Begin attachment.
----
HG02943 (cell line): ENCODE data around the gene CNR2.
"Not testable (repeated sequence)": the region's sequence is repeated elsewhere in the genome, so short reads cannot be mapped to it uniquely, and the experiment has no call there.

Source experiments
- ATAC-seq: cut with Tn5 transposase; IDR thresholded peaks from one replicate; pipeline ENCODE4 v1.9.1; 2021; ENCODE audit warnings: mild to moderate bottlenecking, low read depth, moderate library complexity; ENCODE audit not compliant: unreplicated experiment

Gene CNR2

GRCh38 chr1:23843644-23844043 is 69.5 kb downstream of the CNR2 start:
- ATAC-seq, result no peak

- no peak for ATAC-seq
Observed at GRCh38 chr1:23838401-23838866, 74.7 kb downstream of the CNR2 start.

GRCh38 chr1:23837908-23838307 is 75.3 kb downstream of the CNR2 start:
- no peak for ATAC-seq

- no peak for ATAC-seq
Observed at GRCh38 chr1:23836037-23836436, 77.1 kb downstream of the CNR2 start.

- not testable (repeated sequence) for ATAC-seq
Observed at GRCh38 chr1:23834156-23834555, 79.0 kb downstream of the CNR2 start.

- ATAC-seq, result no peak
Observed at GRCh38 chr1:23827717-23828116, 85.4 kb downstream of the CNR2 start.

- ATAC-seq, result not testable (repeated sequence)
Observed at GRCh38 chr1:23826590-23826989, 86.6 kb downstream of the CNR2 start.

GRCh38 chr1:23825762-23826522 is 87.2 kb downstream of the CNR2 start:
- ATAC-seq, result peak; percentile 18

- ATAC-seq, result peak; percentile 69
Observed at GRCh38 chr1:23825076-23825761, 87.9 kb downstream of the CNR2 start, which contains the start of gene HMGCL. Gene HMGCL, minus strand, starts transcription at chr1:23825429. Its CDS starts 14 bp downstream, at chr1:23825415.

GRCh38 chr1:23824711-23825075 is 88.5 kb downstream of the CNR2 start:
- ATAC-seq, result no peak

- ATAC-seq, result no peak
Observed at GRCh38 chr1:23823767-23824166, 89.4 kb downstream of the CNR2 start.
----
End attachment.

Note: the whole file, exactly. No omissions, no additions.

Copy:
HG02943 (cell line): ENCODE data around the gene CNR2.
"Not testable (repeated sequence)": the region's sequence is repeated elsewhere in the genome, so short reads cannot be mapped to it uniquely, and the experiment has no call there.

Source experiments
- ATAC-seq: cut with Tn5 transposase; IDR thresholded peaks from one replicate; pipeline ENCODE4 v1.9.1; 2021; ENCODE audit warnings: mild to moderate bottlenecking, low read depth, moderate library complexity; ENCODE audit not compliant: unreplicated experiment

Gene CNR2

GRCh38 chr1:23843644-23844043 is 69.5 kb downstream of the CNR2 start:
- ATAC-seq, result no peak

- no peak for ATAC-seq
Observed at GRCh38 chr1:23838401-23838866, 74.7 kb downstream of the CNR2 start.

GRCh38 chr1:23837908-23838307 is 75.3 kb downstream of the CNR2 start:
- no peak for ATAC-seq

- no peak for ATAC-seq
Observed at GRCh38 chr1:23836037-23836436, 77.1 kb downstream of the CNR2 start.

- not testable (repeated sequence) for ATAC-seq
Observed at GRCh38 chr1:23834156-23834555, 79.0 kb downstream of the CNR2 start.

- ATAC-seq, result no peak
Observed at GRCh38 chr1:23827717-23828116, 85.4 kb downstream of the CNR2 start.

- ATAC-seq, result not testable (repeated sequence)
Observed at GRCh38 chr1:23826590-23826989, 86.6 kb downstream of the CNR2 start.

GRCh38 chr1:23825762-23826522 is 87.2 kb downstream of the CNR2 start:
- ATAC-seq, result peak; percentile 18

- ATAC-seq, result peak; percentile 69
Observed at GRCh38 chr1:23825076-23825761, 87.9 kb downstream of the CNR2 start, which contains the start of gene HMGCL. Gene HMGCL, minus strand, starts transcription at chr1:23825429. Its CDS starts 14 bp downstream, at chr1:23825415.

GRCh38 chr1:23824711-23825075 is 88.5 kb downstream of the CNR2 start:
- ATAC-seq, result no peak

- ATAC-seq, result no peak
Observed at GRCh38 chr1:23823767-23824166, 89.4 kb downstream of the CNR2 start.